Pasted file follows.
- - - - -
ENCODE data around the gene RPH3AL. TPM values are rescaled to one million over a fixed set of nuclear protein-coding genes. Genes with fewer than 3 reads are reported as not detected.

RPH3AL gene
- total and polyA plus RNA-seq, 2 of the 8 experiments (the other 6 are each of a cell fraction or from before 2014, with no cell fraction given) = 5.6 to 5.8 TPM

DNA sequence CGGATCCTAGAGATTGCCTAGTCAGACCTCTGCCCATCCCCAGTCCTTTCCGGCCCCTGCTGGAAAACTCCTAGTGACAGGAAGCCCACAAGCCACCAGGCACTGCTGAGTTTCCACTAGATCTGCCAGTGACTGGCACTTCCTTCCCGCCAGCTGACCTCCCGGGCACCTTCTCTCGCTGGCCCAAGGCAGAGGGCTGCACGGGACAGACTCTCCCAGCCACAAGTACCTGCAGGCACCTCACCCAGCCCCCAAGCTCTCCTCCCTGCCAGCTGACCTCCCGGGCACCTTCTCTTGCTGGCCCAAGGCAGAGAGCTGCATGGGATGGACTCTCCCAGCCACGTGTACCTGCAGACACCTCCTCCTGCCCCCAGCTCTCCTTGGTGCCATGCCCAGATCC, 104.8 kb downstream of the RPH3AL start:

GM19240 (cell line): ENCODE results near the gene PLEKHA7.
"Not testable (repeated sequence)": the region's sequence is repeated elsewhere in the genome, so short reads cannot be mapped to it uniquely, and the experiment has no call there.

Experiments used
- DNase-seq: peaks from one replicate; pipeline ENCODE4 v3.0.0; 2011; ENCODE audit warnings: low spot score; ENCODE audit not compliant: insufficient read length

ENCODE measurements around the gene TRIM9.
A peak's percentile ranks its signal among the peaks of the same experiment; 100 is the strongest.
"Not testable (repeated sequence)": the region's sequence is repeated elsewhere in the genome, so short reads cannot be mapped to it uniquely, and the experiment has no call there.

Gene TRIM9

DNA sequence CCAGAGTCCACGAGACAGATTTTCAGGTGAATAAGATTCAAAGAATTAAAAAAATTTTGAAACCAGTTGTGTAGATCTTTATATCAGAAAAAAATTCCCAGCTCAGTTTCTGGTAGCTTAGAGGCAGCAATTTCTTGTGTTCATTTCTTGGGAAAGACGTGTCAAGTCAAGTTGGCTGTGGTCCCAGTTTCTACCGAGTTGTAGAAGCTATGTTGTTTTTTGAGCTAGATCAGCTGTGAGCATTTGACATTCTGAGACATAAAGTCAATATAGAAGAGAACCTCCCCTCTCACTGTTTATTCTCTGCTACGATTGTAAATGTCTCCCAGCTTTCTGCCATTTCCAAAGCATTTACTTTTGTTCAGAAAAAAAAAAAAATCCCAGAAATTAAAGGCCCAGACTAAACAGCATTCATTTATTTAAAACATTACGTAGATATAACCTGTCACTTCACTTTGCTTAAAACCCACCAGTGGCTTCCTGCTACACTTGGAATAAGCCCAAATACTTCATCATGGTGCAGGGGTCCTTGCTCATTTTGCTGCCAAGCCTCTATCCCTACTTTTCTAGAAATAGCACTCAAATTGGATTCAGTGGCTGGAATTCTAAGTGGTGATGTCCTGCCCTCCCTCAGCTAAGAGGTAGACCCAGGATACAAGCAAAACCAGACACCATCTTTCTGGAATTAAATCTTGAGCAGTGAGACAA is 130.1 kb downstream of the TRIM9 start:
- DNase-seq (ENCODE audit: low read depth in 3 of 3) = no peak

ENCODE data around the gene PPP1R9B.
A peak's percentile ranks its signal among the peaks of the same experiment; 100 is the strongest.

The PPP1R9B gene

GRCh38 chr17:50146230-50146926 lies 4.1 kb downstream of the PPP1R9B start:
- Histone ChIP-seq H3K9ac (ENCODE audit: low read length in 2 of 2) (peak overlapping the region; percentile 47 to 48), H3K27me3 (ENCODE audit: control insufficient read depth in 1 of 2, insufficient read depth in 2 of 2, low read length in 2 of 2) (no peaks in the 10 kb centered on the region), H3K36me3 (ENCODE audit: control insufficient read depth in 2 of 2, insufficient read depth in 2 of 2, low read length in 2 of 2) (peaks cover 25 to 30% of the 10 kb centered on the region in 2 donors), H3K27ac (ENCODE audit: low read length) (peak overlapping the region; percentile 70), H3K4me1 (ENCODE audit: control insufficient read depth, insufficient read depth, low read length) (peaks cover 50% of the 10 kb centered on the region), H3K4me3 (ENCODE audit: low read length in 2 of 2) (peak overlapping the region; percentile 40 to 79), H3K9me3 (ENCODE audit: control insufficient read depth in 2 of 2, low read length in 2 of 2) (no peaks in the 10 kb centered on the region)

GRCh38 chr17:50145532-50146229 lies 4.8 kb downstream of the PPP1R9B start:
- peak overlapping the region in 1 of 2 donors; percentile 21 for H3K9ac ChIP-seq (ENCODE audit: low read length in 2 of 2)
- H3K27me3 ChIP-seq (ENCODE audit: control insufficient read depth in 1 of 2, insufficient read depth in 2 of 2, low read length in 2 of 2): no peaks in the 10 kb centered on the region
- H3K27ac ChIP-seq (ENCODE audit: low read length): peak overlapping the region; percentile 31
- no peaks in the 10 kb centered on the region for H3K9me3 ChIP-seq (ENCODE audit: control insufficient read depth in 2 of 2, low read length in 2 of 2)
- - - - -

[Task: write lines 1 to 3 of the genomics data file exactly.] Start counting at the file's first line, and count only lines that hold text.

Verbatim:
ENCODE data around the gene RPH3AL. TPM values are rescaled to one million over a fixed set of nuclear protein-coding genes. Genes with fewer than 3 reads are reported as not detected.

RPH3AL gene
- total and polyA plus RNA-seq, 2 of the 8 experiments (the other 6 are each of a cell fraction or from before 2014, with no cell fraction given) = 5.6 to 5.8 TPM